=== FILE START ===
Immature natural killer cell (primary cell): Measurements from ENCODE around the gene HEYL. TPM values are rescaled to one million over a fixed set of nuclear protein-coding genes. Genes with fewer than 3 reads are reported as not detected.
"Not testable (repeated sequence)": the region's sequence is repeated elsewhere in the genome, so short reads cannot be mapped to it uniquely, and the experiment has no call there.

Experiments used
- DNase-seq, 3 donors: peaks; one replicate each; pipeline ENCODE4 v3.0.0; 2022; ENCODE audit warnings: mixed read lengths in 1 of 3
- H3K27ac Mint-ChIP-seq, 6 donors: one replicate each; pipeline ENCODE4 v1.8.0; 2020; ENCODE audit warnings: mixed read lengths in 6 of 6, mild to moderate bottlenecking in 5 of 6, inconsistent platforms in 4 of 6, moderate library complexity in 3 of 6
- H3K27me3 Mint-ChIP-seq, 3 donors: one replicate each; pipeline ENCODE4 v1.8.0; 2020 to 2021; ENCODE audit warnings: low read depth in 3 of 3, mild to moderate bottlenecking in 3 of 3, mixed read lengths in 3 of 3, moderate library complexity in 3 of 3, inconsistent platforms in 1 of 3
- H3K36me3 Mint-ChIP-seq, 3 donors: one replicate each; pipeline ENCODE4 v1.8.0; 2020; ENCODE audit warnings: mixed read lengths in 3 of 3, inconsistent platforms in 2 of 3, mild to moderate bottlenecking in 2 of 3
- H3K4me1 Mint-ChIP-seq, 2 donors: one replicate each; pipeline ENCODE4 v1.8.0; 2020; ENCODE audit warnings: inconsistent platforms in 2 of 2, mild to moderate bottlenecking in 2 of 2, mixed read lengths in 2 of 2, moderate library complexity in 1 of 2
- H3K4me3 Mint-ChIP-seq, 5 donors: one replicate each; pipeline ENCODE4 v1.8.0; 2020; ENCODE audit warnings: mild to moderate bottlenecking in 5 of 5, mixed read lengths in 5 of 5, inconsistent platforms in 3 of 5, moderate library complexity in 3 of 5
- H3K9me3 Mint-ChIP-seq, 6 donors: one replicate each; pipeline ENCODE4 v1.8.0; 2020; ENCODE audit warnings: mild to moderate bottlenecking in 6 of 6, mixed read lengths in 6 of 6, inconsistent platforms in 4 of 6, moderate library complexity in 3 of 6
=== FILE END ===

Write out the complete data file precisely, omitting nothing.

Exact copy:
Immature natural killer cell (primary cell): Measurements from ENCODE around the gene HEYL. TPM values are rescaled to one million over a fixed set of nuclear protein-coding genes. Genes with fewer than 3 reads are reported as not detected.
"Not testable (repeated sequence)": the region's sequence is repeated elsewhere in the genome, so short reads cannot be mapped to it uniquely, and the experiment has no call there.

Experiments used
- DNase-seq, 3 donors: peaks; one replicate each; pipeline ENCODE4 v3.0.0; 2022; ENCODE audit warnings: mixed read lengths in 1 of 3
- H3K27ac Mint-ChIP-seq, 6 donors: one replicate each; pipeline ENCODE4 v1.8.0; 2020; ENCODE audit warnings: mixed read lengths in 6 of 6, mild to moderate bottlenecking in 5 of 6, inconsistent platforms in 4 of 6, moderate library complexity in 3 of 6
- H3K27me3 Mint-ChIP-seq, 3 donors: one replicate each; pipeline ENCODE4 v1.8.0; 2020 to 2021; ENCODE audit warnings: low read depth in 3 of 3, mild to moderate bottlenecking in 3 of 3, mixed read lengths in 3 of 3, moderate library complexity in 3 of 3, inconsistent platforms in 1 of 3
- H3K36me3 Mint-ChIP-seq, 3 donors: one replicate each; pipeline ENCODE4 v1.8.0; 2020; ENCODE audit warnings: mixed read lengths in 3 of 3, inconsistent platforms in 2 of 3, mild to moderate bottlenecking in 2 of 3
- H3K4me1 Mint-ChIP-seq, 2 donors: one replicate each; pipeline ENCODE4 v1.8.0; 2020; ENCODE audit warnings: inconsistent platforms in 2 of 2, mild to moderate bottlenecking in 2 of 2, mixed read lengths in 2 of 2, moderate library complexity in 1 of 2
- H3K4me3 Mint-ChIP-seq, 5 donors: one replicate each; pipeline ENCODE4 v1.8.0; 2020; ENCODE audit warnings: mild to moderate bottlenecking in 5 of 5, mixed read lengths in 5 of 5, inconsistent platforms in 3 of 5, moderate library complexity in 3 of 5
- H3K9me3 Mint-ChIP-seq, 6 donors: one replicate each; pipeline ENCODE4 v1.8.0; 2020; ENCODE audit warnings: mild to moderate bottlenecking in 6 of 6, mixed read lengths in 6 of 6, inconsistent platforms in 4 of 6, moderate library complexity in 3 of 6